1-Verify The Spread
It only takes a few minutes to check if the spread is tight, yet it could save you quite the headache. When big news breakout, it is common to see the volatility get crazy. Brokers usually react by increasing the spread as a measure to protect themselves.
If you were planning on scalping a few pips inside a big movement, a large spread could take you from a profitable scalp to a loss.
Another event that you should watch out for is the New York session closing time at 5 PM Eastern Standard Time. It is very common to see the spread go from regular size to over 15 pips when the Australian session opens.
These wide spreads can also affect your open positions; it is possible that the ask price triggers a stop-loss if you are in a short trade.
If the New York session spread is threatening to hit your stop-loss, and the volatility is not too intense, I suggest that you remove your stop-loss until the spread has tightened to a more reasonable size (you should monitor the trade closely to make sure that the price is not moving against you in a manner that would put you at a loss bigger than you can handle).
2-Check Bigger Time Frames
Whenever your strategy implies the use of small time frames (I would consider time frames from 1 minute to 1 hour to be small), it is wise to have a look at how the price is acting on the longer term. In general, a long term trend will have more importance over a short term trend.
Maybe you’ve entered a trade that you were certain was going to be a winner. The setup was picture perfect. Yet, price action went against you a few minutes after you opened your position, leaving you wondering what went wrong.
Of course, not every movement in the markets can be explained. In certain cases, though, you may have placed a trade at a spot where a rejection or a pullback was very probable.
Taking a quick look at the long term price action before placing your trade could make you think to yourself: “Man, was I really about to go short at that price? It’s looking like a much better long trade opportunity now that I’ve seen the broader picture!”.
3-Risk Money You Can Afford To Lose
Pressure will not help you in your trading journey. The easiest way to eliminate that pressure is to risk money that you don’t need and don’t depend on.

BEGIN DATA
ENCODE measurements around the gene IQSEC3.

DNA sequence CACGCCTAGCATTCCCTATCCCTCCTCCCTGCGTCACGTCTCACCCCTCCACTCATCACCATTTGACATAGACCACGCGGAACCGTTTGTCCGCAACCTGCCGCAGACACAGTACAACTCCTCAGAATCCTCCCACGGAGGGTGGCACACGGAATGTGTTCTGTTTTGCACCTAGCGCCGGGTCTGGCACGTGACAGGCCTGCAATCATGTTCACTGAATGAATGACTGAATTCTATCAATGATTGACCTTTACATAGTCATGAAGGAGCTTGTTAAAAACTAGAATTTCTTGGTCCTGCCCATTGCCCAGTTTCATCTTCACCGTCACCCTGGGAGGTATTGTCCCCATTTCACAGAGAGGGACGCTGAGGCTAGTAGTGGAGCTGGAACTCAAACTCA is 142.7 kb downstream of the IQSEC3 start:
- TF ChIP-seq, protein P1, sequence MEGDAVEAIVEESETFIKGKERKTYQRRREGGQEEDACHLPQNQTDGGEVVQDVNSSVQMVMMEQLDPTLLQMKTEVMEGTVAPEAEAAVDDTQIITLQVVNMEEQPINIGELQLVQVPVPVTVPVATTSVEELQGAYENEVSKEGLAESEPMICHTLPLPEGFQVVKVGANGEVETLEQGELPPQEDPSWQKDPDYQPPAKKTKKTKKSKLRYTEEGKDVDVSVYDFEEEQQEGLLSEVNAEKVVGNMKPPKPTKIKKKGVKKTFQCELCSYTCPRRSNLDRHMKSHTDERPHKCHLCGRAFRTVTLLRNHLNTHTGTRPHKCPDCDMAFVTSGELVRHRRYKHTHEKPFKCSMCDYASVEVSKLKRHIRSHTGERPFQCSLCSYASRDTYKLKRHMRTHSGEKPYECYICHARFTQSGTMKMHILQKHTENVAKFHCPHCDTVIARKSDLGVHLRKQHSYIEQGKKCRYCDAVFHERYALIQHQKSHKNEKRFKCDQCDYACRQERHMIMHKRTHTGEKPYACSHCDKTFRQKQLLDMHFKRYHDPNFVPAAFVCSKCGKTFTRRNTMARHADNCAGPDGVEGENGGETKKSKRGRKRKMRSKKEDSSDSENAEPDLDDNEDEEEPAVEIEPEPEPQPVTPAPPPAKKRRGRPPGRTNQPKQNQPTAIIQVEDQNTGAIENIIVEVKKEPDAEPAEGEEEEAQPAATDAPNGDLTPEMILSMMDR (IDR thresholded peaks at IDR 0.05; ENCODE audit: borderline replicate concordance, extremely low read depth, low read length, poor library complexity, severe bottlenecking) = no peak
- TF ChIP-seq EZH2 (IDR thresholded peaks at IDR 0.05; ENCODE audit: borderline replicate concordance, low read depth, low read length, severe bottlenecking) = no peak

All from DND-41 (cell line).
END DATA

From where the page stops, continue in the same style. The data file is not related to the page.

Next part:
Trading money that you need to pay for your rent or groceries is the biggest mistake you can make. Your judgement is most certainly going to be clouded, and your trading decisions are going to be affected by the pressure.
You should set money aside and consider your savings as “trading credits”. By telling yourself that Forex is similar to a game, you detach yourself emotionally from the money you may end up losing.
Just because you compare Forex to a game doesn’t make it any less serious, though. Like in any competitive game, there has to be winners and losers. You should aim at becoming a winner.
4-Test Your Strategy
Whatever strategy you have chosen, whether it includes complicated indicators or simple chart analysis, the only way you will be confident is if you know that your strategy has a positive expectancy.
A positive expectancy can be defined as the amount of money you can expect to make for every dollar you risk in the long term. Why would you trade a strategy if you don’t know for a fact that it’s going to be making you money over a long period of time?
The only way to make sure that you really have an edge is by taking compiling enough trades to prove that any money that is made cannot be confused with luck.
To test your strategy, I suggest that you paper trade (trade the live market with fake money), or backtest your strategy (trade past data with fake money). I personally recommend that you backtest your strategy. It is the fastest way to build a large sample pool because of the option to skip any down time between entries.